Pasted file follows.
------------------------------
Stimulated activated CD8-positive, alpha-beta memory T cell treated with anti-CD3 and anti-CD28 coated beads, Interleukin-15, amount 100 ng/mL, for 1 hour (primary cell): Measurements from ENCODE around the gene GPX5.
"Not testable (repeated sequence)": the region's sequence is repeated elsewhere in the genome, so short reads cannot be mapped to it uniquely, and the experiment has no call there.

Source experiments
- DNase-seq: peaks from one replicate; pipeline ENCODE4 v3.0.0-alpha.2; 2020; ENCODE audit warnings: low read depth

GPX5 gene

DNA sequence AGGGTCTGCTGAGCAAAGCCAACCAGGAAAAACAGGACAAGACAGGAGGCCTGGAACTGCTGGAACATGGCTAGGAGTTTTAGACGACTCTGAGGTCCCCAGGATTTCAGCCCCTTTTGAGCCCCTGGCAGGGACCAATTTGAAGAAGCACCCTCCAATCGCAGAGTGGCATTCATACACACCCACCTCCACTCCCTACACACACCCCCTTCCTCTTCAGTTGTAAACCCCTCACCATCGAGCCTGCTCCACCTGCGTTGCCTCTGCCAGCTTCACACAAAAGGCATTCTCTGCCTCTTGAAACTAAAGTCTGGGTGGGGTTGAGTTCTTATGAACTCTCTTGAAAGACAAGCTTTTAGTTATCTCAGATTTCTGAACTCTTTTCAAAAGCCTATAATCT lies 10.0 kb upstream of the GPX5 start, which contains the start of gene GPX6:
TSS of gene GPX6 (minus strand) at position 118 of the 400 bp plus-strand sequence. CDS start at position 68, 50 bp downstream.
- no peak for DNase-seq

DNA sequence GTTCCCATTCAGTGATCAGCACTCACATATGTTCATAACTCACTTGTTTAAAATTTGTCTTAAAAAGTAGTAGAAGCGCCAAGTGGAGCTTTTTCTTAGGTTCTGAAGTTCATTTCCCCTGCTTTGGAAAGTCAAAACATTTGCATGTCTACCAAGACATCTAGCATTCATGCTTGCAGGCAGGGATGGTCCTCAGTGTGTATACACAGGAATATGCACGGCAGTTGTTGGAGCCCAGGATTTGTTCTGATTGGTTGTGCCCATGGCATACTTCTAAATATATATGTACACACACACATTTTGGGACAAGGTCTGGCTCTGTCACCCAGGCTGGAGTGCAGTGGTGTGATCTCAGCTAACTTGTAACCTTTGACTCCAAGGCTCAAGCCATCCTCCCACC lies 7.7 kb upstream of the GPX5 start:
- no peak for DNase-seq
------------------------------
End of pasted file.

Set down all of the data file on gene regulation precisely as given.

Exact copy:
Stimulated activated CD8-positive, alpha-beta memory T cell treated with anti-CD3 and anti-CD28 coated beads, Interleukin-15, amount 100 ng/mL, for 1 hour (primary cell): Measurements from ENCODE around the gene GPX5.
"Not testable (repeated sequence)": the region's sequence is repeated elsewhere in the genome, so short reads cannot be mapped to it uniquely, and the experiment has no call there.

Source experiments
- DNase-seq: peaks from one replicate; pipeline ENCODE4 v3.0.0-alpha.2; 2020; ENCODE audit warnings: low read depth

GPX5 gene

DNA sequence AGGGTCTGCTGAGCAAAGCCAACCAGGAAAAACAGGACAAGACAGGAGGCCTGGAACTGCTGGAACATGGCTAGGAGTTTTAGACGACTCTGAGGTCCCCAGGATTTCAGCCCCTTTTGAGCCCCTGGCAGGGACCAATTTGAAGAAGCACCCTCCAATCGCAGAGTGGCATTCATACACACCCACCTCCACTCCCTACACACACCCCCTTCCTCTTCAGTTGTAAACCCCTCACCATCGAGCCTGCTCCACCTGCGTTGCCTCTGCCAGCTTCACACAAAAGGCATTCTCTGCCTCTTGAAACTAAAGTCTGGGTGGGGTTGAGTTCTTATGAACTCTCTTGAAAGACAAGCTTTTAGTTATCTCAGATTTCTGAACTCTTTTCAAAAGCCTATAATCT lies 10.0 kb upstream of the GPX5 start, which contains the start of gene GPX6:
TSS of gene GPX6 (minus strand) at position 118 of the 400 bp plus-strand sequence. CDS start at position 68, 50 bp downstream.
- no peak for DNase-seq

DNA sequence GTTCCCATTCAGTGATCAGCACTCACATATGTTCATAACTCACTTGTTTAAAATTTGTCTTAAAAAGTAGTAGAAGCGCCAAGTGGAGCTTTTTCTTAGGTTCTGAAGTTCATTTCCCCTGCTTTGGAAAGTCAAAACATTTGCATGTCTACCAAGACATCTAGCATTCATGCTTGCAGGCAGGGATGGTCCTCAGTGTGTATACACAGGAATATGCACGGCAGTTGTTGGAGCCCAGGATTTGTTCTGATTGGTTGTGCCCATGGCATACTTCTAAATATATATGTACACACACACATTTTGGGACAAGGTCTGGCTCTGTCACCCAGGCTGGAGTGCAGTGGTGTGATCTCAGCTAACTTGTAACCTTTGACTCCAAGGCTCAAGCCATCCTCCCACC lies 7.7 kb upstream of the GPX5 start:
- no peak for DNase-seq